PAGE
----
How to Become a Judge

A judge is the head of a legal body in court. The judge presides over the proceedings and has the right to pass judgment and dictate the type and term of the sentence for the case discussed. In countries with common law like that of U.S., an attorney can become a judge, with additional training. In countries like France, which incorporates civil law, judges are trained legal professionals. In such countries, they head some inquiry panel and also oversee local courts.

Someone who wants to be a judge should have an extensive knowledge on the laws and an excellent ability to be impartial to the cases handled. You should be able to impart the laws, overcome the personal feelings in a case and must be willing to work long hours with a small salary. Regardless of these circumstances you have to help the judicial bodies carry out justice.

Career Decisions and Information

First, someone aspiring to become a judge should select the field or judicial reach which they want to preside in. For example, there are state judges, federal judges, criminal trials and so on. Then you should become a lawyer in the selected category.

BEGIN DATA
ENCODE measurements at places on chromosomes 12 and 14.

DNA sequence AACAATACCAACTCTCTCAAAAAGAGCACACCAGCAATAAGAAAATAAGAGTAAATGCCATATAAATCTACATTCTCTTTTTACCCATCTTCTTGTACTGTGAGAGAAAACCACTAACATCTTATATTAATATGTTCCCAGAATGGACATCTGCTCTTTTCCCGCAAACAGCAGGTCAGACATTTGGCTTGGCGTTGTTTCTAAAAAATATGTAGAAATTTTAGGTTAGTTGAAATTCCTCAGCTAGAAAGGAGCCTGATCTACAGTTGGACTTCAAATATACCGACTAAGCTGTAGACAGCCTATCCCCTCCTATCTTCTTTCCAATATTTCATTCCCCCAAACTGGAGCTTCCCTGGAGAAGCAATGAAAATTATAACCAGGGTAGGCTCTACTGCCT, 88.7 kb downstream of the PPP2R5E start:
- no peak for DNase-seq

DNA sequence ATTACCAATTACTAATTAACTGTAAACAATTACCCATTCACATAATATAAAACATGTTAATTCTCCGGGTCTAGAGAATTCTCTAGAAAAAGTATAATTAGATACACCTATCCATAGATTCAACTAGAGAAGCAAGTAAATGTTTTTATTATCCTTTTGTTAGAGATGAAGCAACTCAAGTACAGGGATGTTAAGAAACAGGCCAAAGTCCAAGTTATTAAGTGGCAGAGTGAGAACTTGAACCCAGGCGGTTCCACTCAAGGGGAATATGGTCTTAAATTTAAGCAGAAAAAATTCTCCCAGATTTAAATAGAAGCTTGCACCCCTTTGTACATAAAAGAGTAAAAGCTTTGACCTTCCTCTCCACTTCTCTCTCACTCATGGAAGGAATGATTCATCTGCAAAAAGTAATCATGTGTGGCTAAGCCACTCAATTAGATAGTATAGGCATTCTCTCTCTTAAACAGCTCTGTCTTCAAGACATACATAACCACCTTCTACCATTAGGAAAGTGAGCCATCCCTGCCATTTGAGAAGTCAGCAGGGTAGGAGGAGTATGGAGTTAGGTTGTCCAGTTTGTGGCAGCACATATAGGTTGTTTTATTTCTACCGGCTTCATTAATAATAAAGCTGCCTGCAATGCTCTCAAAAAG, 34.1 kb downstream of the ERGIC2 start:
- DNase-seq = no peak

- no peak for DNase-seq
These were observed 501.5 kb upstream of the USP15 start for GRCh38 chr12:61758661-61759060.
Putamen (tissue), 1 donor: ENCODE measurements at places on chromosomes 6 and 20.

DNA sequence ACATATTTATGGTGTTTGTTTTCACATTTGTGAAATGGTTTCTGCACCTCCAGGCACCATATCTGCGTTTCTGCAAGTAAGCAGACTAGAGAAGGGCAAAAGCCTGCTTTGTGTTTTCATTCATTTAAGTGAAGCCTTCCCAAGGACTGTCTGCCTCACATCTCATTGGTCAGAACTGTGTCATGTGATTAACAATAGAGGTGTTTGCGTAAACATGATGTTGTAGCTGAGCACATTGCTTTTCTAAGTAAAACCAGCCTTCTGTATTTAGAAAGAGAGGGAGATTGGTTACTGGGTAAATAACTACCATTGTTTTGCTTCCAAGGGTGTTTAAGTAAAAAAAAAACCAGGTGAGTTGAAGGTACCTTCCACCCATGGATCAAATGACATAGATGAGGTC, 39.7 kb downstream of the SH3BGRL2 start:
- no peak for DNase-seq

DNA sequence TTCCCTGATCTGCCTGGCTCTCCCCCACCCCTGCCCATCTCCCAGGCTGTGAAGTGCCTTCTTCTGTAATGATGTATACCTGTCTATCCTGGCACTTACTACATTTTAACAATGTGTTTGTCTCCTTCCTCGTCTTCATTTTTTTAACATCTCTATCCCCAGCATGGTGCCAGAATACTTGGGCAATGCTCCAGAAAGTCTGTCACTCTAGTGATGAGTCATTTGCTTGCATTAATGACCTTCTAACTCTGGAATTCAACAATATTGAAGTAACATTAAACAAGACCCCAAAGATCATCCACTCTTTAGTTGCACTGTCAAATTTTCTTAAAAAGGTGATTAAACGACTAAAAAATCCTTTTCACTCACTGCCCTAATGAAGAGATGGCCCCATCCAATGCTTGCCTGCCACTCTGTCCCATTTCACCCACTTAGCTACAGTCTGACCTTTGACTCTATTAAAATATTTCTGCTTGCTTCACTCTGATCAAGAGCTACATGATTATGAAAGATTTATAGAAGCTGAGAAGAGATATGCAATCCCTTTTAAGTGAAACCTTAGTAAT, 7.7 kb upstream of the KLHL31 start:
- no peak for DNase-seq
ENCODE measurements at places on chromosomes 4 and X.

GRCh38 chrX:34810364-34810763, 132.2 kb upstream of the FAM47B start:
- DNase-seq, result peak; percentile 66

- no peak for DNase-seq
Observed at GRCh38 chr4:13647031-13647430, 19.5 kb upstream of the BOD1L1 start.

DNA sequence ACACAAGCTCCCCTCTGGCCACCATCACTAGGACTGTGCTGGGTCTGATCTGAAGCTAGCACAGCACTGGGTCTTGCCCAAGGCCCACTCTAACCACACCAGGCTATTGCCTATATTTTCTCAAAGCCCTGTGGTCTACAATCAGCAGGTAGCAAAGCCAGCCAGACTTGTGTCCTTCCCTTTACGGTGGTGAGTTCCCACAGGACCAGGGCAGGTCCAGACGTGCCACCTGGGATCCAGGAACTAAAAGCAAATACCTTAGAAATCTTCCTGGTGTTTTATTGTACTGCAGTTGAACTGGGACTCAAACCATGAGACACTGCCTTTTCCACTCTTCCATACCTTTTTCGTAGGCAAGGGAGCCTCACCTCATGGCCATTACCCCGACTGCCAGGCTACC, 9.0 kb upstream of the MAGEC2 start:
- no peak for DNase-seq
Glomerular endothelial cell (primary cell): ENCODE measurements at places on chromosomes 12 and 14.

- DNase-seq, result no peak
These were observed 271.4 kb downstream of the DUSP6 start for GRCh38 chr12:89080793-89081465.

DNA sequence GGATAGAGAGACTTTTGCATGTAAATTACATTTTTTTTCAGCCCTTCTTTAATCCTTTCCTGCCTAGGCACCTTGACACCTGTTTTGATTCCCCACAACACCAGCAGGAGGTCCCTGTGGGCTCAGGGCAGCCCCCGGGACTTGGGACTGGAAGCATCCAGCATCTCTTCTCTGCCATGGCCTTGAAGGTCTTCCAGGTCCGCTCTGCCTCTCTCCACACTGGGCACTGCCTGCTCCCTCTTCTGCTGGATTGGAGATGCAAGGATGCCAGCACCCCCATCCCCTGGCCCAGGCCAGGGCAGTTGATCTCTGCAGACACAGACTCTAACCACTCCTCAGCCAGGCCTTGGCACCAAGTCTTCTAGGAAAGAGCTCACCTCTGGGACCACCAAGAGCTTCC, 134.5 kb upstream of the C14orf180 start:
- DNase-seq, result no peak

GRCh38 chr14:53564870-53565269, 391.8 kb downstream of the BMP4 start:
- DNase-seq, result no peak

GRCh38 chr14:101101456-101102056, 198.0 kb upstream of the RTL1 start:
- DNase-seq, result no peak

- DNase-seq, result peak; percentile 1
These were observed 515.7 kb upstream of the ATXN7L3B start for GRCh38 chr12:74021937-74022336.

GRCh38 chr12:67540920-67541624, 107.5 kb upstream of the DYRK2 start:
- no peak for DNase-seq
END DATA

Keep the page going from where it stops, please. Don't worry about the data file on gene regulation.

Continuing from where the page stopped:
• A federal judge is one who can preside over any federal case including the Supreme Court. But they are usually nominated by the President and confirmed by the senate. Federal judges are assured lifetime tenure. This is a secure position.
  • State judges – each state has their own system of appointing judges. They might be appointed by a Governor approved committee or by direct election. But they need not be reelected every term.
  • Circuit judges are the most common type of judges who can preside over any type of case starting from murder, family disputes property dispute and so forth. Like state judges, such judges are elected and have to be re-elected every term.

After qualifying as an attorney, you can work as an attorney for some period or directly choose to become a judge. To become judge, an attorney has to apply for a judgeship or to win an election to have the liberty of being a judge just like politicians do in their own right. After being appointed a judge, you have to undergo an orientation course to retain his or her position. In the civil law system, the elected judge has to take up a separate legal training curriculum to decide the case’s outcome without a juries’ intervention or role.

Requirements

A judge must be a U.S. citizen, 35 plus years, a licensed attorney and a resident of the district from where they want to join the judgeship. A judge should also maintain or have surpassed the following:

  • A bachelor’s degree and skills to analyze information, to be able to think logically, conduct research, be able to speak effectively.
  • A degree of Juris Doctor (JD) to become a lawyer.
  • Pass the bar examination of their respective state.
  • Get enough work experience and be a standout in your field.
  • Gain political advantage by having some community support.